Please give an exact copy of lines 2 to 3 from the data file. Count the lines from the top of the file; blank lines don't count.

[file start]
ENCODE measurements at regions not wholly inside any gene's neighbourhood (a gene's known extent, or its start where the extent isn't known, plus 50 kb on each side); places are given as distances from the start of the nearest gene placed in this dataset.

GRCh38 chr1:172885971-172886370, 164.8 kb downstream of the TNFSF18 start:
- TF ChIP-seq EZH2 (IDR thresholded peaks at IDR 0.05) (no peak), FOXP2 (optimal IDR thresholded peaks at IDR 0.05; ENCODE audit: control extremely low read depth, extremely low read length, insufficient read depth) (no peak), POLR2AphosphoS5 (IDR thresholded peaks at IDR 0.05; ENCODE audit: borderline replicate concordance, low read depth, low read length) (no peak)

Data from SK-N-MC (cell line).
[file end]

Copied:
GRCh38 chr1:172885971-172886370, 164.8 kb downstream of the TNFSF18 start:
- TF ChIP-seq EZH2 (IDR thresholded peaks at IDR 0.05) (no peak), FOXP2 (optimal IDR thresholded peaks at IDR 0.05; ENCODE audit: control extremely low read depth, extremely low read length, insufficient read depth) (no peak), POLR2AphosphoS5 (IDR thresholded peaks at IDR 0.05; ENCODE audit: borderline replicate concordance, low read depth, low read length) (no peak)